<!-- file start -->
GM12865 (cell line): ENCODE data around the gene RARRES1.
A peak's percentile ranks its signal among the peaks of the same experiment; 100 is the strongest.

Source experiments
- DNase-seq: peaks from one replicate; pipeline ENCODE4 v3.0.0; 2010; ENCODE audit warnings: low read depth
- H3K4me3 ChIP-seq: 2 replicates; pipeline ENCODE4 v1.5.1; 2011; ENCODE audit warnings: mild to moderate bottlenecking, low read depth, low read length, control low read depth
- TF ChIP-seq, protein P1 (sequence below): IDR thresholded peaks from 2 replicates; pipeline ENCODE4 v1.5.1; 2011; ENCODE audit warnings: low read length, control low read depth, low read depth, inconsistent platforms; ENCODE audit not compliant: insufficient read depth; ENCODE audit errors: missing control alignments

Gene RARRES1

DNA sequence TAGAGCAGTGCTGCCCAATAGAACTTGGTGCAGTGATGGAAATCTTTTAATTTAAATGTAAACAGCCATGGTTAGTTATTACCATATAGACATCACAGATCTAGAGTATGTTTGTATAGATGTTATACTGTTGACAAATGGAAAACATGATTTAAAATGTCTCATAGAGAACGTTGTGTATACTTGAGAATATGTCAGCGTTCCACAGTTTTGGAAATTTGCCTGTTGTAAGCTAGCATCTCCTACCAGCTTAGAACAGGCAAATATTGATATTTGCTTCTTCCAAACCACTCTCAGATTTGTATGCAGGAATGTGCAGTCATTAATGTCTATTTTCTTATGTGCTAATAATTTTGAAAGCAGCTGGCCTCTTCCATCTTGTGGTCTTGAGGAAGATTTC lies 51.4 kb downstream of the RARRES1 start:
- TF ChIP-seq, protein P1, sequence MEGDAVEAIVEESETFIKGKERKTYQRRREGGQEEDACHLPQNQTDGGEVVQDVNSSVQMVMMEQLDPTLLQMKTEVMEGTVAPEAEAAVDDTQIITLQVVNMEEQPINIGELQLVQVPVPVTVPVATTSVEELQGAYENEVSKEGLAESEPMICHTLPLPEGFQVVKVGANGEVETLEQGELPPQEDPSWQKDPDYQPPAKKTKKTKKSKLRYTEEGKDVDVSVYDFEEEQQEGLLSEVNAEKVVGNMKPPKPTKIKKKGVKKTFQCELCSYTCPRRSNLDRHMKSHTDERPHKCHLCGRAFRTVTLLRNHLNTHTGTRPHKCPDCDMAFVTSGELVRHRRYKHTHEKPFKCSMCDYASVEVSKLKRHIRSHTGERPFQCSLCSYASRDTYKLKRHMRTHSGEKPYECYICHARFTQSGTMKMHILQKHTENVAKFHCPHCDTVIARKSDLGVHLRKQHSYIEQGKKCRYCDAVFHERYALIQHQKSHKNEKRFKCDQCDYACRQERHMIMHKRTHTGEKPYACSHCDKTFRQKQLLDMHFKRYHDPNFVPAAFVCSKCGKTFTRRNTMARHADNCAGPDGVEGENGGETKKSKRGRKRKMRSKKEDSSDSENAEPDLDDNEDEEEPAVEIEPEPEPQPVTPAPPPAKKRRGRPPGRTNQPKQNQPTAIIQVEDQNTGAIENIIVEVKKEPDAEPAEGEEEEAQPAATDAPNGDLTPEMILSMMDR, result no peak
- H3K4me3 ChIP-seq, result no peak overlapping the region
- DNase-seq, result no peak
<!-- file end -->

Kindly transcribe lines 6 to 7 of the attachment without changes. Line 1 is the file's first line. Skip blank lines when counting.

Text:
- TF ChIP-seq, protein P1 (sequence below): IDR thresholded peaks from 2 replicates; pipeline ENCODE4 v1.5.1; 2011; ENCODE audit warnings: low read length, control low read depth, low read depth, inconsistent platforms; ENCODE audit not compliant: insufficient read depth; ENCODE audit errors: missing control alignments

Gene RARRES1